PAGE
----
Evidence shows that the uptake of cervical screening is much lower in women with learning disabilities compared to other women. A literature review was conducted, including published and unpublished international empirical research, discussion articles and reports written in English from to Octoberto identify what factors are preventing women with learning disabilities from Cited by: Breast Cancer Research volume 6, Article number: P49 () Cite this article Accesses This poster presentation pictorially depicts the evolution of a local project that aims to enable women with learning disabilities equity of access to breast and cervical : B Dawes, A Claridge-Lawrence, M Pearce, K Touzel.
In the most recent year for which we have figures ( to ), 75% of people with learning disabilities eligible for colorectal cancer screening had the test compared to 83% of eligible people without identified learning disabilities.
Corresponding figures for breast cancer screening were 51% and 67%. Easy read Cervical Cancer Information leaflet. Easy read guide to having a Smear Test (Jo's cervical cancer trust) ' The Smear Test Film' is a health education resource for women eligible for cervical screening (smear tests) who have mild and moderate learning disabilities.
It has been made by Public Health England in association with Jo's. cancer screening achieved the second best coverage for people with learning disabilities, with % of women with learning disabilities being screening compared to % of the general population.
Cervical screening was where there was the greatest difference in uptake, as the rate for women with learning disabilities was 29% compared. • Breast screening, once every three years (women years old – but now being gradually extended to women from age 73).
• Cervical screening, once every three years (women years old), and once every five. This good practice guide to cancer screening in London provides primary care with a practical how-to guide of evidence-based recommendations representing the current best practice in cancer screening.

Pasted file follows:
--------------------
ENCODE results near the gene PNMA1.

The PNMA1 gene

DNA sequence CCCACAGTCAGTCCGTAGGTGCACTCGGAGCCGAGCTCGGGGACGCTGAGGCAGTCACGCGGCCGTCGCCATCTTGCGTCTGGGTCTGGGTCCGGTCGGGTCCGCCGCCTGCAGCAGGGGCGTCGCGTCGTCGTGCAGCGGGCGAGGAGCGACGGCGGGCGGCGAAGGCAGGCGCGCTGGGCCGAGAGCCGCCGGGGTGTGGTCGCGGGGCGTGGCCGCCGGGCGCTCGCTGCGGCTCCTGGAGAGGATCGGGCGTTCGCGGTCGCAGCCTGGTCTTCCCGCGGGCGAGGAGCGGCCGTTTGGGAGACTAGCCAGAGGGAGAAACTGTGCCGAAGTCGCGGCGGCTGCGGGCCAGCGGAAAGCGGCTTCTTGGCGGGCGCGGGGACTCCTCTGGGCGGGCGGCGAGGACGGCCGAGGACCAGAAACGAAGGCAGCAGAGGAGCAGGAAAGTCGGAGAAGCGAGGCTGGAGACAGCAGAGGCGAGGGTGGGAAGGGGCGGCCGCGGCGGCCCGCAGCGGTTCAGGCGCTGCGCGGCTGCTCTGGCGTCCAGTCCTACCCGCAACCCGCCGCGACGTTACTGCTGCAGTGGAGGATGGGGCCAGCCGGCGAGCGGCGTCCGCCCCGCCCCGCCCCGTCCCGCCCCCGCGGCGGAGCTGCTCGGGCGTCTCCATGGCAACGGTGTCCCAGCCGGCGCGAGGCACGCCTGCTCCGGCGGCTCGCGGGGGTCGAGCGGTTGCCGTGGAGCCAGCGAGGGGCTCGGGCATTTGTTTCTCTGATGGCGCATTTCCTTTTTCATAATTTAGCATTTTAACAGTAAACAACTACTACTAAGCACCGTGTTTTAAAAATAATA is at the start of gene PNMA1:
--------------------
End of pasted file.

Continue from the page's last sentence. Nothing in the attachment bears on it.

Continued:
For most CCGs, cancer remains the largest single cause of premature death. Cancer screening is important in preventing and detecting cancer.
It offers a significant opportunity to diagnose more. Outdated perceptions about people with disabilities are affecting women’s access to cervical screenings.
Dimensions, an organisation that supports people with autism and learning disabilities Author: Harriet Williamson. This resource has been developed help share good practice with GPs and other primary care practice to staff. The guide will provide information on some of the barriers to participation in the cervical screening programme and the details of tried and tested interventions that could be used in practice File Size: 1MB.
As women grow older, they are at increased risk of developing breast cancer. Evidence suggests that more breast examinations are being carried out, yet the low incidence of women with a learning disability attending mammogram examinations is a cause of concern.Copying Letters to Clients in Breast Screening REFERENCES 1.
The NHS Plan. Department of Health, 2. Copying Letters to Patients: Good Practice Guidelines. Department of Health, 3. Good Practice in Breast and Cervical Screening for Women with Learning Disabilities. NHS Cancer Screening Programmes, (NHSBSP Publication No 46).File Size: 5MB.